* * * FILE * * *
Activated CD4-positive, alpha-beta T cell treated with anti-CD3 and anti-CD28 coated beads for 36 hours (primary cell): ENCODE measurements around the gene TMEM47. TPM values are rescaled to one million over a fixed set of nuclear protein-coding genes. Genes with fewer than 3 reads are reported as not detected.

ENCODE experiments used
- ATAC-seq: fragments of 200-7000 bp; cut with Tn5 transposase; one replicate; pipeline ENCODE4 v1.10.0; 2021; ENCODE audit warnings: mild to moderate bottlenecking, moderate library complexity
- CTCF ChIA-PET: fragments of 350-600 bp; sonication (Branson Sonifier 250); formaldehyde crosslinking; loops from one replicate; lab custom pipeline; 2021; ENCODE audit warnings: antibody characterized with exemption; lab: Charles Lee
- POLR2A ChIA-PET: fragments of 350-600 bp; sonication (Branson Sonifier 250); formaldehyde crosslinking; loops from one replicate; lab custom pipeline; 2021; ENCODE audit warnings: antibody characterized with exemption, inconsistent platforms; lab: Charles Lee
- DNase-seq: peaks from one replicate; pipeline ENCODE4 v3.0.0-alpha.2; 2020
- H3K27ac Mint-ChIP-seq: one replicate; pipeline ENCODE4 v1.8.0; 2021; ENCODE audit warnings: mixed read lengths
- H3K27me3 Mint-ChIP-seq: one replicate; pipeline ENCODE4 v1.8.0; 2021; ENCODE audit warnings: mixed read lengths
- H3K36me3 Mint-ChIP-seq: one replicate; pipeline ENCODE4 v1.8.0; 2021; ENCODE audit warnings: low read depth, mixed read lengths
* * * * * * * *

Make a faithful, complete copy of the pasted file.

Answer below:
Activated CD4-positive, alpha-beta T cell treated with anti-CD3 and anti-CD28 coated beads for 36 hours (primary cell): ENCODE measurements around the gene TMEM47. TPM values are rescaled to one million over a fixed set of nuclear protein-coding genes. Genes with fewer than 3 reads are reported as not detected.

ENCODE experiments used
- ATAC-seq: fragments of 200-7000 bp; cut with Tn5 transposase; one replicate; pipeline ENCODE4 v1.10.0; 2021; ENCODE audit warnings: mild to moderate bottlenecking, moderate library complexity
- CTCF ChIA-PET: fragments of 350-600 bp; sonication (Branson Sonifier 250); formaldehyde crosslinking; loops from one replicate; lab custom pipeline; 2021; ENCODE audit warnings: antibody characterized with exemption; lab: Charles Lee
- POLR2A ChIA-PET: fragments of 350-600 bp; sonication (Branson Sonifier 250); formaldehyde crosslinking; loops from one replicate; lab custom pipeline; 2021; ENCODE audit warnings: antibody characterized with exemption, inconsistent platforms; lab: Charles Lee
- DNase-seq: peaks from one replicate; pipeline ENCODE4 v3.0.0-alpha.2; 2020
- H3K27ac Mint-ChIP-seq: one replicate; pipeline ENCODE4 v1.8.0; 2021; ENCODE audit warnings: mixed read lengths
- H3K27me3 Mint-ChIP-seq: one replicate; pipeline ENCODE4 v1.8.0; 2021; ENCODE audit warnings: mixed read lengths
- H3K36me3 Mint-ChIP-seq: one replicate; pipeline ENCODE4 v1.8.0; 2021; ENCODE audit warnings: low read depth, mixed read lengths